Friday, January 18, 2013

Sneaky Milestones

Every parent watches for milestones in their child’s development. There are many obvious milestones, particularly with small babies: the first time they roll over, or sit up without help, or take those first tentative steps. Some milestones come a bit more gradually: learning to talk or read or ride a bike or use the toilet, or outgrowing a car seat or a high chair. Some of them are specific events, like the first day of school, or the first sleepover at a friend’s house, or senior prom, or going away to college. But there are many other milestones that are more subtle, but equally as powerful in reminding parents that their children are growing up. They’re the milestones that sneak up on you.

I hit one of those sneaky milestones the other day when my son and I came inside after playing in the snow. After I hung up my coat in the closet, instead of hanging my son’s parka on the hook when I usually put it, without thinking I grabbed another coat hanger and put his coat on it. As I was reaching to hang the hanger on the rod next to my own coat, it suddenly struck me: My son is grown-up enough that his clothes fit on adult-sized hangers.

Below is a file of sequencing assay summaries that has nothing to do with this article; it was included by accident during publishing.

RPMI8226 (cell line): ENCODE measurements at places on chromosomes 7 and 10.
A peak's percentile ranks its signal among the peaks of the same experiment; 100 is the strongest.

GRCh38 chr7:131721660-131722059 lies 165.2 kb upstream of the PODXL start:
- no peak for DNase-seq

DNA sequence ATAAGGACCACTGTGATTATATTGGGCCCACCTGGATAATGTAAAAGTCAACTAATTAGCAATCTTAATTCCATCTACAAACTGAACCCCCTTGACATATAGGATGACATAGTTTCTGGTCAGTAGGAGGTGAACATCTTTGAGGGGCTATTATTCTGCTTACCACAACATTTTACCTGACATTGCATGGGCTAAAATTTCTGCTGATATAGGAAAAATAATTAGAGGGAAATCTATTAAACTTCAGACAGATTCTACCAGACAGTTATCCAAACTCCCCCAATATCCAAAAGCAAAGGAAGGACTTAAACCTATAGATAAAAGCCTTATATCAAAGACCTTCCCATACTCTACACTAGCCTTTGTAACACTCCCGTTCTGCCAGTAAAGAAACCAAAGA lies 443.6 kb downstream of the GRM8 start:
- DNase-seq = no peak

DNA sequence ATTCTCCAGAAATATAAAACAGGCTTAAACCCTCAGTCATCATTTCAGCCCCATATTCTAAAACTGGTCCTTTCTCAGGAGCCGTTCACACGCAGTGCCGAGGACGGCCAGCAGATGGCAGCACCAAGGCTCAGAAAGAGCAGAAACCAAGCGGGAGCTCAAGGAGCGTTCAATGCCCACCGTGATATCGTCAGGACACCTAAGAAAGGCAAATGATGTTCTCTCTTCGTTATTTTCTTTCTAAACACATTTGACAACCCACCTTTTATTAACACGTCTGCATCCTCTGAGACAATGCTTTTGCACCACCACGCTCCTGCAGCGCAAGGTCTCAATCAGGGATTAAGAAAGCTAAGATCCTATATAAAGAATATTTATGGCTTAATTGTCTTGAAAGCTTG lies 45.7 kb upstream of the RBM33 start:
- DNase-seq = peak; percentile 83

There are other sneaky milestones that you often don’t think about until they’ve passed. Things like not having to hold your child’s hand in the parking lot because you can trust him to stay close to you. Not having to remind her to say please and thank you. Letting them play in the yard unsupervised. Leaving them in a room with an open box of crayons knowing you won’t come back to graffiti on the walls. Realizing that the subjects of their paintings are recognizable as people or animals or houses. These are the sneaky milestones that can easily slip past without notice. But they are still hallmarks of development, quiet proclamations that your child is growing up right in front of you.

My son is only three years old, but already I find myself looking back at his baby pictures and wondering where the time went. My mind boggles that in the short span of three years, he has transformed from a personality-less (but adorable) lump into an articulate, interesting, polite, smart young man.

Whose clothes fit onto adult-sized hangers. Wow.
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